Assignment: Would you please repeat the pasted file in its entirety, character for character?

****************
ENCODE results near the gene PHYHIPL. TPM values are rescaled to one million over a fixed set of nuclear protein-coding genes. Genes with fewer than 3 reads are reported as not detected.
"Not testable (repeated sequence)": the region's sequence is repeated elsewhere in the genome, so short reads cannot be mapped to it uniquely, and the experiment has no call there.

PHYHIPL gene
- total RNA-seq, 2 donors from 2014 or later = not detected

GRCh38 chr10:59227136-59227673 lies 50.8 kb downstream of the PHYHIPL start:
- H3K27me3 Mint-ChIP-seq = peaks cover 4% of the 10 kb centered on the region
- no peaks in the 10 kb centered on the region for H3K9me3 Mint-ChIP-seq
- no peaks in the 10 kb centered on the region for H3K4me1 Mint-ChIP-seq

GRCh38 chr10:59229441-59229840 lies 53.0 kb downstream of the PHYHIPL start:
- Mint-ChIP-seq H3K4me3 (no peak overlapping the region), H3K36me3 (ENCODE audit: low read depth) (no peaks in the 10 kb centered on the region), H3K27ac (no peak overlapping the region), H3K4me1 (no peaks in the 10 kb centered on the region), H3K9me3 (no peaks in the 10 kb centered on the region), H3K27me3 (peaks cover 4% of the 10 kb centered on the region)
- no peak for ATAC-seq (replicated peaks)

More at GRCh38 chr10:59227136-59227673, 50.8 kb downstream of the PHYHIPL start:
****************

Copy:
ENCODE results near the gene PHYHIPL. TPM values are rescaled to one million over a fixed set of nuclear protein-coding genes. Genes with fewer than 3 reads are reported as not detected.
"Not testable (repeated sequence)": the region's sequence is repeated elsewhere in the genome, so short reads cannot be mapped to it uniquely, and the experiment has no call there.

PHYHIPL gene
- total RNA-seq, 2 donors from 2014 or later = not detected

GRCh38 chr10:59227136-59227673 lies 50.8 kb downstream of the PHYHIPL start:
- H3K27me3 Mint-ChIP-seq = peaks cover 4% of the 10 kb centered on the region
- no peaks in the 10 kb centered on the region for H3K9me3 Mint-ChIP-seq
- no peaks in the 10 kb centered on the region for H3K4me1 Mint-ChIP-seq

GRCh38 chr10:59229441-59229840 lies 53.0 kb downstream of the PHYHIPL start:
- Mint-ChIP-seq H3K4me3 (no peak overlapping the region), H3K36me3 (ENCODE audit: low read depth) (no peaks in the 10 kb centered on the region), H3K27ac (no peak overlapping the region), H3K4me1 (no peaks in the 10 kb centered on the region), H3K9me3 (no peaks in the 10 kb centered on the region), H3K27me3 (peaks cover 4% of the 10 kb centered on the region)
- no peak for ATAC-seq (replicated peaks)

More at GRCh38 chr10:59227136-59227673, 50.8 kb downstream of the PHYHIPL start: